There is a good reason that my spiritual practices are eclectic. A Catholic nun taught me and my brother yoga when I was 10 years old. My mom signed us up for the class after my parents separated. My mom knew our family life was stressful for us and wanted us to learn some techniques for relaxation, self-regulation, and spiritual centering. Yoga has been a part of my spiritual path for most of my life since then. In fact, I experienced my initial call to ministry during my 20’s while I was in India, living and learning in a Hindu ashram on the Ganges river. I spent a month in the ashram studying yoga and breathing exercises and learning about the Hindu scripture the Bhagavad Gita. One day, after weeks of training and at the end of a couple of hours of practice, it came to me like a flash of lightening that I wanted to be a Unitarian Universalist minister. Somehow the thought was more than a thought, it felt like my whole being had fit into place like the right piece fits into a puzzle. I spent the next few years testing the idea to see if it was as real and right as it felt in that holy and unexpected moment.
I spent four years in Asia between 1990-1994, visiting many countries and studying and learning in Buddhist monasteries, Zen tea huts, and various retreat centers. Yet, the spiritual practice I do everyday without fail is the one I began to do naturally as a child without any instruction. Everyday, more than once, I say a prayer. It can happen anywhere: in my bed before I arise, or in an elevator on my way to see someone in the hospital, or around the dinner table with my family or with a member of the church or in my car before stepping out to my next event. It is not that I think prayer changes “God’s mind” or the natural course of events. What I know from experience is that prayer changes me, the pray-er. I often feel more calm, awake, aware, alert, and willing to trust myself and the world after I pray. Once I began to notice this repeated positive outcome, it no longer mattered to me how prayer works or what makes it work. I knew that it repeatedly took me to a higher level of being myself than when I did not pray. So, I pray everyday, more than once.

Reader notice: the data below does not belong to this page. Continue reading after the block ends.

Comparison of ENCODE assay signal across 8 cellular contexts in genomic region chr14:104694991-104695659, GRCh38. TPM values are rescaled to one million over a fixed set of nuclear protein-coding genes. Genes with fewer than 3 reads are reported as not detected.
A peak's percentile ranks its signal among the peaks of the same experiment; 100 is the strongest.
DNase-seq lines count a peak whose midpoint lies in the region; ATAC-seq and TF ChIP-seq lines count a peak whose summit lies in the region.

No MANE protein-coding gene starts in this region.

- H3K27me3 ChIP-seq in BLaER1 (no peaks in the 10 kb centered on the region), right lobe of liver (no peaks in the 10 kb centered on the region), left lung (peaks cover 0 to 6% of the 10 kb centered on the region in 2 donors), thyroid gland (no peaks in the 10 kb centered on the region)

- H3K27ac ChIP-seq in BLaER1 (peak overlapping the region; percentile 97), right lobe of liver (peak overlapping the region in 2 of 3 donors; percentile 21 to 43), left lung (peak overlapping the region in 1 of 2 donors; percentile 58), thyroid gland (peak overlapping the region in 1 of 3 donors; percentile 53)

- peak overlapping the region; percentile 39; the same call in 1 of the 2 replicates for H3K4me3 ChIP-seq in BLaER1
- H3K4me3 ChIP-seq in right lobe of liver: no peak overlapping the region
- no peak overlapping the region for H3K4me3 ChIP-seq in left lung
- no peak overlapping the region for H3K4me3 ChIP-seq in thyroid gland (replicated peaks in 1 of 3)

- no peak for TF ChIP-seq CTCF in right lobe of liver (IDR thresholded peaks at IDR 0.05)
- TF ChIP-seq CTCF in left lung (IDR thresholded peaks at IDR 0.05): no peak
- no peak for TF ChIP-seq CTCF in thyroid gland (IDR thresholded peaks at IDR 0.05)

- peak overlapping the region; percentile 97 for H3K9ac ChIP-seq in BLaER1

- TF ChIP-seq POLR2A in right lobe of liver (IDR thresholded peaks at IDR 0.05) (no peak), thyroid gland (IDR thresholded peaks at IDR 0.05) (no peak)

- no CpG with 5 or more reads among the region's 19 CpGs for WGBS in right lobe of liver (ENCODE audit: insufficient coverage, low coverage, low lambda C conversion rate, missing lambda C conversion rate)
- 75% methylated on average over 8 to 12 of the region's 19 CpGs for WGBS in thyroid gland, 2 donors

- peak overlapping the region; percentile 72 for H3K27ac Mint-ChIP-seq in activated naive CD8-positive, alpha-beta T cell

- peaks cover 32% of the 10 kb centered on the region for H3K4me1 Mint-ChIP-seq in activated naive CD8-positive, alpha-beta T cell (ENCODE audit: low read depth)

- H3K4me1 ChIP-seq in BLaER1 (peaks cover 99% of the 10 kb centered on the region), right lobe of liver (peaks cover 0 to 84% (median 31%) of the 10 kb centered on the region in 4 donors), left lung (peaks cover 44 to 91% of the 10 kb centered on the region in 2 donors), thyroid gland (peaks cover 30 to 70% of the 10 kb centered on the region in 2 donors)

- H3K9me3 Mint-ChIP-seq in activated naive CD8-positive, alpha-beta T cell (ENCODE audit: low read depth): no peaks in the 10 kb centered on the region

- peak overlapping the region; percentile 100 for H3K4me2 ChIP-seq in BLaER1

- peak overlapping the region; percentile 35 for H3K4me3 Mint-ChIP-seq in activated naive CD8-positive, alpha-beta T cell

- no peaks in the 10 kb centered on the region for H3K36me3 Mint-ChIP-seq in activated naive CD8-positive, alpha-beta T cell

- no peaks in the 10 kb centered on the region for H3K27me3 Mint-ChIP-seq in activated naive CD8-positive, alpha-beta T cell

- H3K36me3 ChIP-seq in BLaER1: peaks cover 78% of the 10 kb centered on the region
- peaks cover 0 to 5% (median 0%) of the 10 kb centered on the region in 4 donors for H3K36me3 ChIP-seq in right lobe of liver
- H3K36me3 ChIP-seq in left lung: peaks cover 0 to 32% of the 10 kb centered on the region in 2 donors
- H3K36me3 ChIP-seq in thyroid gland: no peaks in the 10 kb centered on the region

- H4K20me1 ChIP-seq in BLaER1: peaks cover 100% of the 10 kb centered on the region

Meditation has taught me to be an observer of my own thoughts and feelings. In meditation, my mind does not stop, it just gives me a time in the day to watch my thoughts and feelings arise and to note them and then let them go. Letting them go is the opposite of following my thoughts and feelings. When I notice I am thinking about some chore I need to do, or some story from my past or whatever, I think, “how interesting!” then I return my focus to my breath or the object of my meditation. In this way I become aware of the various trains of thought and emotions that are arising in me that day. More important, it has taught me to be an observer of my thoughts and feelings throughout the day so that I can be more aware when I am starting to become angry, frustrated, or anxious and when I am aware, I can choose whether I want to let those feelings (or thoughts) influence my actions or if I want to choose a different focus. Before I started to meditate, I was mostly at the whim of my many thoughts and emotions because I was just in the midst of them without any real consciousness about what was happening. In essence, they controlled me. The greatest gift of meditation practice has been learning to observe what is happening inside of me so that I can choose how I want to react in any given moment. I can decide to pause, take a time out, walk away, or in some cases express what I am feeling or thinking. I’ve heard it said that the “pause” between stimulus and response is something that distinguishes humans from animals. Animals apparently do not get to choose how they want to respond to what happens to them because they are mostly driven by instincts. Meditation has helped me extend the pause that allows me to be a more intentional, thoughtful, and focused person.
I also write in a journal almost everyday. I read inspiring and thought-provoking quotes and scripture passages daily. Throughout the seasons I enjoy leading and partaking in rituals such as communion, Ash Wednesday, and Good Friday services and little rituals that I may invent or borrow in order to awaken my soul to something in a way that requires an embodied encounter. In rituals our bodies may taste, feel, move, see, and hear things that spark new insights, deep feelings, or transmit wisdom. The first time someone looked me in the eyes and wiped ashes on my forehead and said, “From dust you have come and to dust you shall return,” I came to feel and understand my mortality and the preciousness of each day, in a whole new way. These kinds of learnings stay with me long after the ritual is over.